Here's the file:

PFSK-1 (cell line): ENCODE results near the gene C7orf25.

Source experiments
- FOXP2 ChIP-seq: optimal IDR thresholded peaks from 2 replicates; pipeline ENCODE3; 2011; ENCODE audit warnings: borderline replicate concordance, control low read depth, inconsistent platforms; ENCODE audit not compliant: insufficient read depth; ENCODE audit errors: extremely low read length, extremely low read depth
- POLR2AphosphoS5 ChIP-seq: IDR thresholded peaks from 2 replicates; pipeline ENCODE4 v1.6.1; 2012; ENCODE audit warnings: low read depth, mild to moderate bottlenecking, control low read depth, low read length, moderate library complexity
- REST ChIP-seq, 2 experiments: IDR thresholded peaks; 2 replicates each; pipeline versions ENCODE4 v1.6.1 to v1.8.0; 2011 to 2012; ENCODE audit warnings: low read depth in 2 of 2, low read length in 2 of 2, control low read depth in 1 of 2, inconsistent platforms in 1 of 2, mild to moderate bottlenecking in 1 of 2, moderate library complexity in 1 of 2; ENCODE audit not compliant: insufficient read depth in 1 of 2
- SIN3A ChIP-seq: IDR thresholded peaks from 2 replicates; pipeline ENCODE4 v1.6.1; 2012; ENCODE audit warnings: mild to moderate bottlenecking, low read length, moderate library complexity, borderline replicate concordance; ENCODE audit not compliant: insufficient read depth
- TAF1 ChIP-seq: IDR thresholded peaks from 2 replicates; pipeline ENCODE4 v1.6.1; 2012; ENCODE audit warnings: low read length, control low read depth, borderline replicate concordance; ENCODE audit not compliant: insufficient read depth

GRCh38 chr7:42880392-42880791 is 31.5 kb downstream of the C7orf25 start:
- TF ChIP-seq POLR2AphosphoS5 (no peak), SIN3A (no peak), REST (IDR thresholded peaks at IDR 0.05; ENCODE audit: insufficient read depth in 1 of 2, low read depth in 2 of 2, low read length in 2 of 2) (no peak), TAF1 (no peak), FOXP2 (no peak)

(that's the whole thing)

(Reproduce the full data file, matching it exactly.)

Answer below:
PFSK-1 (cell line): ENCODE results near the gene C7orf25.

Source experiments
- FOXP2 ChIP-seq: optimal IDR thresholded peaks from 2 replicates; pipeline ENCODE3; 2011; ENCODE audit warnings: borderline replicate concordance, control low read depth, inconsistent platforms; ENCODE audit not compliant: insufficient read depth; ENCODE audit errors: extremely low read length, extremely low read depth
- POLR2AphosphoS5 ChIP-seq: IDR thresholded peaks from 2 replicates; pipeline ENCODE4 v1.6.1; 2012; ENCODE audit warnings: low read depth, mild to moderate bottlenecking, control low read depth, low read length, moderate library complexity
- REST ChIP-seq, 2 experiments: IDR thresholded peaks; 2 replicates each; pipeline versions ENCODE4 v1.6.1 to v1.8.0; 2011 to 2012; ENCODE audit warnings: low read depth in 2 of 2, low read length in 2 of 2, control low read depth in 1 of 2, inconsistent platforms in 1 of 2, mild to moderate bottlenecking in 1 of 2, moderate library complexity in 1 of 2; ENCODE audit not compliant: insufficient read depth in 1 of 2
- SIN3A ChIP-seq: IDR thresholded peaks from 2 replicates; pipeline ENCODE4 v1.6.1; 2012; ENCODE audit warnings: mild to moderate bottlenecking, low read length, moderate library complexity, borderline replicate concordance; ENCODE audit not compliant: insufficient read depth
- TAF1 ChIP-seq: IDR thresholded peaks from 2 replicates; pipeline ENCODE4 v1.6.1; 2012; ENCODE audit warnings: low read length, control low read depth, borderline replicate concordance; ENCODE audit not compliant: insufficient read depth

GRCh38 chr7:42880392-42880791 is 31.5 kb downstream of the C7orf25 start:
- TF ChIP-seq POLR2AphosphoS5 (no peak), SIN3A (no peak), REST (IDR thresholded peaks at IDR 0.05; ENCODE audit: insufficient read depth in 1 of 2, low read depth in 2 of 2, low read length in 2 of 2) (no peak), TAF1 (no peak), FOXP2 (no peak)